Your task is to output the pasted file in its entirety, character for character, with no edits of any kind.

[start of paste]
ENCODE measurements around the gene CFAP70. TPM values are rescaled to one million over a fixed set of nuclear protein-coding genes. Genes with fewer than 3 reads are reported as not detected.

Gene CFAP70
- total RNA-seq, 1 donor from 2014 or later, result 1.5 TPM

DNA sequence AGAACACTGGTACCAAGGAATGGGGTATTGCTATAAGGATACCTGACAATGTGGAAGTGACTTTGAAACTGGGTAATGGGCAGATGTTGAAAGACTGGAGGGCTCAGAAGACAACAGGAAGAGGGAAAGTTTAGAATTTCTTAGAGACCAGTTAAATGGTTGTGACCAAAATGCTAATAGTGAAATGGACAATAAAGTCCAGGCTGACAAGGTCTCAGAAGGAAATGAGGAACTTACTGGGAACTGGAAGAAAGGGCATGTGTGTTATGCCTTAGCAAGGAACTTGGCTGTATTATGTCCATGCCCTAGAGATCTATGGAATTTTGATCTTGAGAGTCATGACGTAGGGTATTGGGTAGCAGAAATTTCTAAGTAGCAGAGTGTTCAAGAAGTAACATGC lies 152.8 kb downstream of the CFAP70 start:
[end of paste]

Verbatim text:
ENCODE measurements around the gene CFAP70. TPM values are rescaled to one million over a fixed set of nuclear protein-coding genes. Genes with fewer than 3 reads are reported as not detected.

Gene CFAP70
- total RNA-seq, 1 donor from 2014 or later, result 1.5 TPM

DNA sequence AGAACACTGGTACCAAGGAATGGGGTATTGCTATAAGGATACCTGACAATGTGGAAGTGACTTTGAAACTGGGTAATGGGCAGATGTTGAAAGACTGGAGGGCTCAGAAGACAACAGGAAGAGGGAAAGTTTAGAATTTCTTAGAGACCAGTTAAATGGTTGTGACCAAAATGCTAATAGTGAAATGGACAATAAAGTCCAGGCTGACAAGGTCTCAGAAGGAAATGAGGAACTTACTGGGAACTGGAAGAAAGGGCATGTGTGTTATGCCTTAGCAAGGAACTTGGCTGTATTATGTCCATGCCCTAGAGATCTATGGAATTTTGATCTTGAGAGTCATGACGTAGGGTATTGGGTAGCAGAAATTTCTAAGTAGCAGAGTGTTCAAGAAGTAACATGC lies 152.8 kb downstream of the CFAP70 start: